Water allocation and management in an emerging spate irrigation system in Makanya catchment, Tanzania

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dc.contributor.author Komakech, Hans C.
dc.contributor.author Mul, Marloes L.
dc.contributor.author van der Zaag, Pieter
dc.contributor.author Rwehumbiza, Filbert B.R.
dc.date.accessioned 2020-03-19T11:32:58Z
dc.date.available 2020-03-19T11:32:58Z
dc.date.issued 2011-09
dc.identifier.uri https://doi.org/10.1016/j.agwat.2010.07.017
dc.identifier.uri http://dspace.nm-aist.ac.tz/handle/123456789/651
dc.description This research article published by Elsevier, 2011 en_US
dc.description.abstract Although spate irrigation systems are risk-prone, they can be an important component for livelihood security in semi-arid areas. Spate uses water (flood water), which upstream users often do not require, as rainfall during these periods is more than sufficient. The use of this flood water for spate irrigation is therefore a good opportunity to convert water with a low opportunity cost to high value water. As more rivers are closing, due to socio-economic and climate changes, spate irrigation may become increasingly relevant in semi-arid areas. Spate irrigation systems pose institutional and technical challenges: collective action is challenged by complex upstream–downstream interactions between users within the system, and the high labour demands for regular reconstruction of temporary diversion weirs and intake structures. This paper describes a spate irrigation system in Makanya village, Tanzania that emerged in response to increased upstream water use. We use three of the four dimensions (hydrological, hydraulic and sociological) of spate irrigation proposed by Van Steenbergen (1997) to assess the Makanya spate irrigation system. The Makanya spate irrigation system has an organisational structure that is similar to the canal irrigation (furrow) committees located upstream, and effectively deals with the institutional demands of managing water in spate irrigation systems. Water allocation is reminiscent to the water sharing arrangements existing in the full irrigation system, which previously was in place at the site and in the high- and midlands of the Makanya catchment and therefore set this system apart from the traditional spate irrigation practice elsewhere. Technically, a major challenge is the reconstruction of the head works after each flood. Another aspect is the changes in the river bed. Flash floods carry sediments that deposit on the fields, raising the elevation of the irrigated land every year and making it increasingly difficult for the river water to enter the plots. Improving system efficiency through modernisation of the diversion and distribution structures in this case is not feasible due to the huge amounts of sediments delivered to the system each year. Instead investments in conjunctive use of groundwater could be the solution because it involves a relatively small intervention, minimises the physical disturbance of the system, and therefore is likely to respect the existing locally developed water management arrangements. en_US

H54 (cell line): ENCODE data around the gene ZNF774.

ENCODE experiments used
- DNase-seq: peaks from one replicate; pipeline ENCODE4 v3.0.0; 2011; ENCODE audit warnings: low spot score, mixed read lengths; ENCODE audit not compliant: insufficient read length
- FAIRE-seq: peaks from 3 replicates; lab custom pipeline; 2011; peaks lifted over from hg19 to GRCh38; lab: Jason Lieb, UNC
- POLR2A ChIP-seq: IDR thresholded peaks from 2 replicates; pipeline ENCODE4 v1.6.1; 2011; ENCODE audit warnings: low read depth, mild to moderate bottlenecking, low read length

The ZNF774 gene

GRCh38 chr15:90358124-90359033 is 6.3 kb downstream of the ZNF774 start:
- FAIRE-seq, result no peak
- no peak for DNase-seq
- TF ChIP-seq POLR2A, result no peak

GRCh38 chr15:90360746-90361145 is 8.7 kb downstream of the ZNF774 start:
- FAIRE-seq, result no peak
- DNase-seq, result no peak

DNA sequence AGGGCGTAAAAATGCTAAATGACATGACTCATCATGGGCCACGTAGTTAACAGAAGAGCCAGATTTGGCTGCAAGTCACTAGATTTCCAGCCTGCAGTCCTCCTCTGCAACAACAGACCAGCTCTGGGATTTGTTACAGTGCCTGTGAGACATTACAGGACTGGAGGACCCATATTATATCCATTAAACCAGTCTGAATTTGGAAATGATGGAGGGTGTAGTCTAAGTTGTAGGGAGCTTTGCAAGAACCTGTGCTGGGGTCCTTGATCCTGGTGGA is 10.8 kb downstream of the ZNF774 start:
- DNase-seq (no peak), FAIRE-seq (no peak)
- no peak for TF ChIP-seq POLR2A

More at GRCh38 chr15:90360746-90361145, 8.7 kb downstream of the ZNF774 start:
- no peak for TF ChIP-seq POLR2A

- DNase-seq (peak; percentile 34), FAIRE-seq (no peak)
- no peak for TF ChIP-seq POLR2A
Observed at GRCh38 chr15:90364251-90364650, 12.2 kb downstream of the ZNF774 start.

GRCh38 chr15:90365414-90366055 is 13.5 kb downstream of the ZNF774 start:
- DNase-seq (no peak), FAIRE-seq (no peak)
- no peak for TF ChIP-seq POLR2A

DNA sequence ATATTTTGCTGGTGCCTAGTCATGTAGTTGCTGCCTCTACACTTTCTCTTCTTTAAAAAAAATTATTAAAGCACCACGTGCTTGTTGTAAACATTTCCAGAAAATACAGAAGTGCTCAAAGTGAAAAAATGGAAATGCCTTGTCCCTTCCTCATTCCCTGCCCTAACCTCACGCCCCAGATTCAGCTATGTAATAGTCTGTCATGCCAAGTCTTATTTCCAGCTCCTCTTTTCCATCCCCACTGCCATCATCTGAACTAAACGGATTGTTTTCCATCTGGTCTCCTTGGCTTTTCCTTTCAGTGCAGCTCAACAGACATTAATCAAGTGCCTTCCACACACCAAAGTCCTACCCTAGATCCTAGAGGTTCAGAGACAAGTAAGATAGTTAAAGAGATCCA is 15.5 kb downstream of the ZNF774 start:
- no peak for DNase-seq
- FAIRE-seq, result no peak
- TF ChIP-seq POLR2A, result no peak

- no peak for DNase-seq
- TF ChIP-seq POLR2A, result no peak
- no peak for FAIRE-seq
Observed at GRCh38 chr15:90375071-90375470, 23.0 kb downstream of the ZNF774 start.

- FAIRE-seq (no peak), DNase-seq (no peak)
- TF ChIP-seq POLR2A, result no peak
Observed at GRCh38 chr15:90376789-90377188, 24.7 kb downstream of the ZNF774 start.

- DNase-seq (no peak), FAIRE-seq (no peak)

dc.language.iso en en_US
dc.publisher Elsevier en_US
dc.subject Spate irrigation en_US
dc.subject Ephemeral river en_US
dc.subject Water sharing en_US
dc.subject Ephemeral river en_US
dc.title Water allocation and management in an emerging spate irrigation system in Makanya catchment, Tanzania en_US
dc.type Article en_US

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